Following Hamas’s atrocious attack against Israel, the IDF (Israel Defense Forces) has been authorized, under emergency regulations, to access computer systems that operate stationary cameras. For a three-months’ period, the IDF can delete footage or disrupt camera operations, especially when the footage could pose a threat to national security or interfere with the IDF’s military operations.
The access is permitted in case of immediate and urgent need, where there are no other viable alternatives to obtain the owner’s consent within the necessary timeframe. The IDF is required to use these powers minimally and temporarily, endeavor to restore affected systems to their prior state, and submit weekly reports to the Attorney General detailing the authorized personnel, the number of impacted systems, and the nature of the activity. The IDF is explicitly forbidden from exploiting or retaining any personal information obtained.
The government also greenlit police access to the biometric database, ordinarily used for passports and national ID cards, to hasten the identification of civilian casualties. This move is an overstep of existing legal boundaries that usually forbid such access. Yet given the significant number of casualties, missing individuals, and hostages in captivity, this emergency measure aims to help grieving families with information about the fate of their loved ones. Although families have been asked to provide DNA samples, the procedure can be lengthy.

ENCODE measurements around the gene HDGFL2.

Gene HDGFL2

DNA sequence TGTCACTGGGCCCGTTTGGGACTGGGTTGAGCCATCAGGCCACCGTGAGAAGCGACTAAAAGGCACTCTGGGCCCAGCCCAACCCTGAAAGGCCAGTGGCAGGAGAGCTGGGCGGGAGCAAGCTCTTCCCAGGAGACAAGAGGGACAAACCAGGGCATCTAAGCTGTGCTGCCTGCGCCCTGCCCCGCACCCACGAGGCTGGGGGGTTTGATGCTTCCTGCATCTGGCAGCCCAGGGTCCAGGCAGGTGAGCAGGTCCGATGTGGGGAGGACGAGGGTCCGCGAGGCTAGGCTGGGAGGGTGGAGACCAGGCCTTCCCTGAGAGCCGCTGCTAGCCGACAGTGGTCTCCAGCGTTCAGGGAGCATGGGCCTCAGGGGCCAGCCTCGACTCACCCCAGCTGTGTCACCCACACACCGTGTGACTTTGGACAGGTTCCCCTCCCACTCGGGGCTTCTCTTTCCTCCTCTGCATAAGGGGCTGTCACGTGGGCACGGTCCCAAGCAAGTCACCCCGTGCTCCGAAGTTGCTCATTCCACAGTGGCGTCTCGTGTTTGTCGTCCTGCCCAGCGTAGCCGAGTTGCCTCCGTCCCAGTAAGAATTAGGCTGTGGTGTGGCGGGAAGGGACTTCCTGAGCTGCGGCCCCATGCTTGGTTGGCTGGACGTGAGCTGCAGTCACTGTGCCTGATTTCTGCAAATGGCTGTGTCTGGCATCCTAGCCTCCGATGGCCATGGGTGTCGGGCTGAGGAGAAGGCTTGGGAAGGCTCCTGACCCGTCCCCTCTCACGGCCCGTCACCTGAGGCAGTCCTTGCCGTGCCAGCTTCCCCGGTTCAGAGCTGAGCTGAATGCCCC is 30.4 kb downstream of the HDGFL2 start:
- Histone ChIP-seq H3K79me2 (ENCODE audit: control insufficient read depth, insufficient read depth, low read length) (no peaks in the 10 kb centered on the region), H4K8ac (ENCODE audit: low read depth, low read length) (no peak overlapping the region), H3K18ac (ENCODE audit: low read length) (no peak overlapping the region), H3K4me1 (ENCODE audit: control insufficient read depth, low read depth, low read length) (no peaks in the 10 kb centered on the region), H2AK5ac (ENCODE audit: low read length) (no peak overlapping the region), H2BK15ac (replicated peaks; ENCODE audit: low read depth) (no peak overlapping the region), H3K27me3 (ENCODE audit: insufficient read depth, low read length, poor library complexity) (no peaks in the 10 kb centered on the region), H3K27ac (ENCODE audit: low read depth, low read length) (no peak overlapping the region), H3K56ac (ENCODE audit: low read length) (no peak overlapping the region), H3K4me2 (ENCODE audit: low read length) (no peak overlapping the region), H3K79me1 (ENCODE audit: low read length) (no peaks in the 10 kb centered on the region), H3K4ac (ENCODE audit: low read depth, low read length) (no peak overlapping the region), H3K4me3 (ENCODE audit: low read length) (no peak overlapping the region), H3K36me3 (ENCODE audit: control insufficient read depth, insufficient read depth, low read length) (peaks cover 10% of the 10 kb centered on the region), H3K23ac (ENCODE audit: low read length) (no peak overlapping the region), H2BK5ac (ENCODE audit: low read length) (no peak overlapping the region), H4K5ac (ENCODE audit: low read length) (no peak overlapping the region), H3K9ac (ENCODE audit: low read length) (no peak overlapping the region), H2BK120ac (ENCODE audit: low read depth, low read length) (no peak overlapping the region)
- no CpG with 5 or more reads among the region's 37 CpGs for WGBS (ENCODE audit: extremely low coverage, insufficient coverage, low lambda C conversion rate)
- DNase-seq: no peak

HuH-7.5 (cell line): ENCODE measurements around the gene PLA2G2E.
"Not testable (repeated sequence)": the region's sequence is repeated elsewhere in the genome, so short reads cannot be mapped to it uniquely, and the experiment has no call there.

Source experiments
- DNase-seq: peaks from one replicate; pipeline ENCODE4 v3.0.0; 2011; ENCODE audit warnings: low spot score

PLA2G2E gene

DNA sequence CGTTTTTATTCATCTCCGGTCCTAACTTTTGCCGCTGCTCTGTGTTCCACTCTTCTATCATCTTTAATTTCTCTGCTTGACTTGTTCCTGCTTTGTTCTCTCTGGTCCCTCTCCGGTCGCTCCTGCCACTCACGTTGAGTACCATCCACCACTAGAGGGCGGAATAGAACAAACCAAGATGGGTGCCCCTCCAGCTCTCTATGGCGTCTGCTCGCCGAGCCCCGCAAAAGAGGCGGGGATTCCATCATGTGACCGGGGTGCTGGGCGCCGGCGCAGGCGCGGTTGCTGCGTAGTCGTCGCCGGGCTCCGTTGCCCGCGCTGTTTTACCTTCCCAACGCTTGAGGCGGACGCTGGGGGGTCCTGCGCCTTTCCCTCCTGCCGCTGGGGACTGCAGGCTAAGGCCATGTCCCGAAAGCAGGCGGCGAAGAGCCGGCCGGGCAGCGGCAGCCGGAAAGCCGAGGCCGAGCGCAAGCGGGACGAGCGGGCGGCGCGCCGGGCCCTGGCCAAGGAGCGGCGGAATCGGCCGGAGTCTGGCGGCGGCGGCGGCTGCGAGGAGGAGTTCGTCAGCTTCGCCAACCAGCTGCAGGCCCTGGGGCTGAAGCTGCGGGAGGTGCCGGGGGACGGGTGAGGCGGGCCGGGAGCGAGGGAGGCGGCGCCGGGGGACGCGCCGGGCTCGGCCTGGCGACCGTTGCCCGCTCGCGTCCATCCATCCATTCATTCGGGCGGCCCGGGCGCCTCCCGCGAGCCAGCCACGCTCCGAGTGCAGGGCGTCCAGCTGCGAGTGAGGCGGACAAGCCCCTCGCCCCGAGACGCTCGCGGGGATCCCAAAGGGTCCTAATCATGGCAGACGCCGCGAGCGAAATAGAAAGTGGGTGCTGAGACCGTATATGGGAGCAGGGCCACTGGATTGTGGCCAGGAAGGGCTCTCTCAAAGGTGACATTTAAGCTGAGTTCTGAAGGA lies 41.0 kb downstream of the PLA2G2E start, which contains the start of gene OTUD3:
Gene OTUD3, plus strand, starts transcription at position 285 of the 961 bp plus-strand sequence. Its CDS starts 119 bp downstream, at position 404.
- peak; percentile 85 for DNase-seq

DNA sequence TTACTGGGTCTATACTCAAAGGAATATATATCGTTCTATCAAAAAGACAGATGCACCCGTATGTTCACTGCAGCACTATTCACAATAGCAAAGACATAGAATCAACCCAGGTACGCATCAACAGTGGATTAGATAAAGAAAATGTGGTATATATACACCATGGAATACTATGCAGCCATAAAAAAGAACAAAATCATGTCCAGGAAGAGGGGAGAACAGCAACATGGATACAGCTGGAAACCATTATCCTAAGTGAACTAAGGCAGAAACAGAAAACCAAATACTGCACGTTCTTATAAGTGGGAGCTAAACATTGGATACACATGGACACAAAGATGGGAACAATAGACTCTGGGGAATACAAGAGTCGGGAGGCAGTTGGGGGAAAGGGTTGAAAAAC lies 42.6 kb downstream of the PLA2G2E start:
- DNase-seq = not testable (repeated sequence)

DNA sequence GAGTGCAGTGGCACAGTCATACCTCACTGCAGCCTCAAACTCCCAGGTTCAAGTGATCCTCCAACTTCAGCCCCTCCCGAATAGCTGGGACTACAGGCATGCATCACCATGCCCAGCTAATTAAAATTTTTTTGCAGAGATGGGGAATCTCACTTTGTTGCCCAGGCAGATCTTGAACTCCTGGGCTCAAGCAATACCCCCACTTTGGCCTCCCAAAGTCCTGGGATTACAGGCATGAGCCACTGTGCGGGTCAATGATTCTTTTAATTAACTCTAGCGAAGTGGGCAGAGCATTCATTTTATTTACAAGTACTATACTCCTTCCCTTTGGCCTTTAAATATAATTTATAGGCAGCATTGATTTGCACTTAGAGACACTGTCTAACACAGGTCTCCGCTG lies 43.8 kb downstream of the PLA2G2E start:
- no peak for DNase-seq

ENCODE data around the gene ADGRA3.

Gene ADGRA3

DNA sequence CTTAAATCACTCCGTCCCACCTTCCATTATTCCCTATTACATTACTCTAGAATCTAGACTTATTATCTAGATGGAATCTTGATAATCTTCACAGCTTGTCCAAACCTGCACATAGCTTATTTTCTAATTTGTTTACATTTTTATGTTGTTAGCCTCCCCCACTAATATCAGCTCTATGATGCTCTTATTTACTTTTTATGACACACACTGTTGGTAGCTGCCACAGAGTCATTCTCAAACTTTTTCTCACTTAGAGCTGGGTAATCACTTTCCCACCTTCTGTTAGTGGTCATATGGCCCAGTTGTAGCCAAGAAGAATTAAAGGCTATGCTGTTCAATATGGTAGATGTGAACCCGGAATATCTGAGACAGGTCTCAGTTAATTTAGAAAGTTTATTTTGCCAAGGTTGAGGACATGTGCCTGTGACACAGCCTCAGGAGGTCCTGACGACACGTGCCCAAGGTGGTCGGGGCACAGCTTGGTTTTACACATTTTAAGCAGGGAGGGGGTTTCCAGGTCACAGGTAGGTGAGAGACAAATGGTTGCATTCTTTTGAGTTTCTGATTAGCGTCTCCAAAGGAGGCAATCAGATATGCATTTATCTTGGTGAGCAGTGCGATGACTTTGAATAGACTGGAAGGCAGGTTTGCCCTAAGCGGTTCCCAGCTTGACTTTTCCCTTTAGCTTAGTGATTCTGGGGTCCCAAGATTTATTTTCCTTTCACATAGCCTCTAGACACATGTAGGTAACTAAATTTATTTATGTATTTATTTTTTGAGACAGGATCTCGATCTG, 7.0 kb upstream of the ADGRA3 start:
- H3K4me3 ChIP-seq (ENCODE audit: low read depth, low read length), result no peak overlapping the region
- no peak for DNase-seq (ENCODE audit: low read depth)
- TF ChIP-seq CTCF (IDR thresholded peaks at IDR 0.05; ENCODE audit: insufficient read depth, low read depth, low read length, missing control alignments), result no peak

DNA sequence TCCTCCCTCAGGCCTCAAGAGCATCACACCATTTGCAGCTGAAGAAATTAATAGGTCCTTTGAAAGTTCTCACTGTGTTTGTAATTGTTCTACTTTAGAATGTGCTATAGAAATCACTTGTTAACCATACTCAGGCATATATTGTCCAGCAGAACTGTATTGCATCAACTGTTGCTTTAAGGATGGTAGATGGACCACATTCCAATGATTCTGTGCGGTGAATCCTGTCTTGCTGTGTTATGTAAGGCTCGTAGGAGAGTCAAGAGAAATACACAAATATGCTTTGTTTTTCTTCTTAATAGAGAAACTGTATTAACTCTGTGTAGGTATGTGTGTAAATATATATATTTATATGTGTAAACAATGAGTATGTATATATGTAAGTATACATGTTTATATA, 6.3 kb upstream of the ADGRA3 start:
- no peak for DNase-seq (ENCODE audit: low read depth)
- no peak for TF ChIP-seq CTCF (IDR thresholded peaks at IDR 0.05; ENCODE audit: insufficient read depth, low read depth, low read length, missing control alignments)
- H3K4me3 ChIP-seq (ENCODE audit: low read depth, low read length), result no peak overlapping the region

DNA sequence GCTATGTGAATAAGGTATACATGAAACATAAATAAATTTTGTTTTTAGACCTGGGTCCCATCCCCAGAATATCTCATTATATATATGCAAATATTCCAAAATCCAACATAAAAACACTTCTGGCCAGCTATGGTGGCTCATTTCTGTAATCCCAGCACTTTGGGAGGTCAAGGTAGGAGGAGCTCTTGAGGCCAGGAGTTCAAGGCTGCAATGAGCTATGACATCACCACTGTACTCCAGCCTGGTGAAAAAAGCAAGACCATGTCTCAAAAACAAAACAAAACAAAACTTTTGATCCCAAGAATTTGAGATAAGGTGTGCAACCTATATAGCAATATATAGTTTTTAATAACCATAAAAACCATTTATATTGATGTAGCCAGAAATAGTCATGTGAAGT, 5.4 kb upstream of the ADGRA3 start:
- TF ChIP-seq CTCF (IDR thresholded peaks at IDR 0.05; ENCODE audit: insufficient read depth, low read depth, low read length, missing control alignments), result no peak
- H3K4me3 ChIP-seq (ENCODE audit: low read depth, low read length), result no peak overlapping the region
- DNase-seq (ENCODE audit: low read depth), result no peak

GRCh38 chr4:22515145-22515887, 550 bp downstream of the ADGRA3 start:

Also, the Israel National Cyber Directorate issued an urgent call for Israeli citizens and businesses to either disconnect from or restrict internet connectivity to security cameras, particularly those covering sensitive locations. This advisory was prompted by potential threats from actors seeking unauthorized access to these cameras. Such unauthorized access could promote an inadvertent disclosure of intelligence to hostile parties. The Israel National Cyber Directorate offered specific guidelines for camera operators, recommending discontinuing internet connectivity for active cameras, relocating cameras from sensitive sites, implementing rigorous identification measures, and ensuring timely security updates for the devices.
Click here to read the emergency regulations authorizing the IDF to act on computer material used to operate a mobile camera (in Hebrew).
Click here to read the emergency regulations for providing information to identify or verify the identity of an individual or entity and to locate missing persons or captives (in Hebrew).
Click here to read the request from the Israel National Cyber Directorate to disconnect security cameras from the network (in Hebrew).
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